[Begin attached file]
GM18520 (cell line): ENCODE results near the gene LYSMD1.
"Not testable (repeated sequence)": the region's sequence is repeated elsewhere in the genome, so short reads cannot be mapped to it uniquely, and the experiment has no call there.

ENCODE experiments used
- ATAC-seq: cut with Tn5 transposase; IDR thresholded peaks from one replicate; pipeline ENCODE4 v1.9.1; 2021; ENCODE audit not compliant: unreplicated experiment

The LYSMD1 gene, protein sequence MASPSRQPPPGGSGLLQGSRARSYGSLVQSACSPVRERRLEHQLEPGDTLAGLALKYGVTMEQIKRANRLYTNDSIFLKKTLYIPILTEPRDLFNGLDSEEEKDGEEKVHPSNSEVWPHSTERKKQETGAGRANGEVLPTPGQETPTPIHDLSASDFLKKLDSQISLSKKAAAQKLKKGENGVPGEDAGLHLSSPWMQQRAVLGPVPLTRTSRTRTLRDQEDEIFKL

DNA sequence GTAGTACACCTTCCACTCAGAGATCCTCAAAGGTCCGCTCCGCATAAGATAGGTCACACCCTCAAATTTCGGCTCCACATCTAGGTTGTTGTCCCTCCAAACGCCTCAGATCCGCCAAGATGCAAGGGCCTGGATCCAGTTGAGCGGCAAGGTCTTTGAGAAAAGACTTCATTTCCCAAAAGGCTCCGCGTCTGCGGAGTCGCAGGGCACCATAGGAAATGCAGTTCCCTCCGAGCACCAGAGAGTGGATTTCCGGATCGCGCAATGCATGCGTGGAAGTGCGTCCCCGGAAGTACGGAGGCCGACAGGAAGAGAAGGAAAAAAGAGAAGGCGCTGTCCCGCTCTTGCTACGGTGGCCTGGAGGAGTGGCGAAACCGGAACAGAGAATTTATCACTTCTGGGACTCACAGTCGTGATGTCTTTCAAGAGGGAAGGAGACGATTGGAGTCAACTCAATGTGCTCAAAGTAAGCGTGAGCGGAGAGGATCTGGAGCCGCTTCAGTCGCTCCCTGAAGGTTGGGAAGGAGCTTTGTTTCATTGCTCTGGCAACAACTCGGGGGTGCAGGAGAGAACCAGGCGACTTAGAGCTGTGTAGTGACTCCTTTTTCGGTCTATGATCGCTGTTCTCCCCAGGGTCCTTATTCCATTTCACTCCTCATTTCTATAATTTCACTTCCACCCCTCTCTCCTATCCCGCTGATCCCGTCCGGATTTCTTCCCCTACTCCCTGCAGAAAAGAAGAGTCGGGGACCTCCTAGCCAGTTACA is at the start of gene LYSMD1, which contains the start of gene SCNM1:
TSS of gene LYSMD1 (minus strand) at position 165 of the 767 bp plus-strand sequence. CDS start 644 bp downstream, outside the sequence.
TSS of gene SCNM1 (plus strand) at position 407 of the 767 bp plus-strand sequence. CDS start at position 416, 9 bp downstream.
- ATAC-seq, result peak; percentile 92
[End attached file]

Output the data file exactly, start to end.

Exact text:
GM18520 (cell line): ENCODE results near the gene LYSMD1.
"Not testable (repeated sequence)": the region's sequence is repeated elsewhere in the genome, so short reads cannot be mapped to it uniquely, and the experiment has no call there.

ENCODE experiments used
- ATAC-seq: cut with Tn5 transposase; IDR thresholded peaks from one replicate; pipeline ENCODE4 v1.9.1; 2021; ENCODE audit not compliant: unreplicated experiment

The LYSMD1 gene, protein sequence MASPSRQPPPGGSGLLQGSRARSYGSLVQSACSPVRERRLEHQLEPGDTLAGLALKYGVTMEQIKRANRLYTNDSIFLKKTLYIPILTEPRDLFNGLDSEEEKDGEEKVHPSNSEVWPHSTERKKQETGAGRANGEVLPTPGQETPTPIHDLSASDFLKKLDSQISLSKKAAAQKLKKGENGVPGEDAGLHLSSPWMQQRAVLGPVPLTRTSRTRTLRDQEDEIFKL

DNA sequence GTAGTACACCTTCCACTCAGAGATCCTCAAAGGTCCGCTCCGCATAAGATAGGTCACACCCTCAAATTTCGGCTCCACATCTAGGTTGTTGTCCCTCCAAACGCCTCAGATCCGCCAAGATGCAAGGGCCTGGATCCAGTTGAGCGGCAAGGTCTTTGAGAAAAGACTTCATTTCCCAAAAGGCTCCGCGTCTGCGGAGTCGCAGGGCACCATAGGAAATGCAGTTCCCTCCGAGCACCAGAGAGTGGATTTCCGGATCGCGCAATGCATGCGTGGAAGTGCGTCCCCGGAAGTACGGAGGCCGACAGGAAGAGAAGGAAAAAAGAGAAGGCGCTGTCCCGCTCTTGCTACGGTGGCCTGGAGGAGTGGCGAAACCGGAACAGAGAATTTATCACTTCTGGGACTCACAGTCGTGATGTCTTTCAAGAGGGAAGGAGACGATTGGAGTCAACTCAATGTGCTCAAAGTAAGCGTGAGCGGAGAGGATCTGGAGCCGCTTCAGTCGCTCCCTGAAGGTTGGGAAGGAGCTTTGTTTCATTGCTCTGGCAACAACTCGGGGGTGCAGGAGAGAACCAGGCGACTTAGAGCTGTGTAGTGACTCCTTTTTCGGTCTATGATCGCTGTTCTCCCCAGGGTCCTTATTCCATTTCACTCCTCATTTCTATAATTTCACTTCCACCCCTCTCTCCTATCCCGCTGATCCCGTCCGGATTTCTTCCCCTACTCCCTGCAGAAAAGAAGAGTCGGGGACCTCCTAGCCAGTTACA is at the start of gene LYSMD1, which contains the start of gene SCNM1:
TSS of gene LYSMD1 (minus strand) at position 165 of the 767 bp plus-strand sequence. CDS start 644 bp downstream, outside the sequence.
TSS of gene SCNM1 (plus strand) at position 407 of the 767 bp plus-strand sequence. CDS start at position 416, 9 bp downstream.
- ATAC-seq, result peak; percentile 92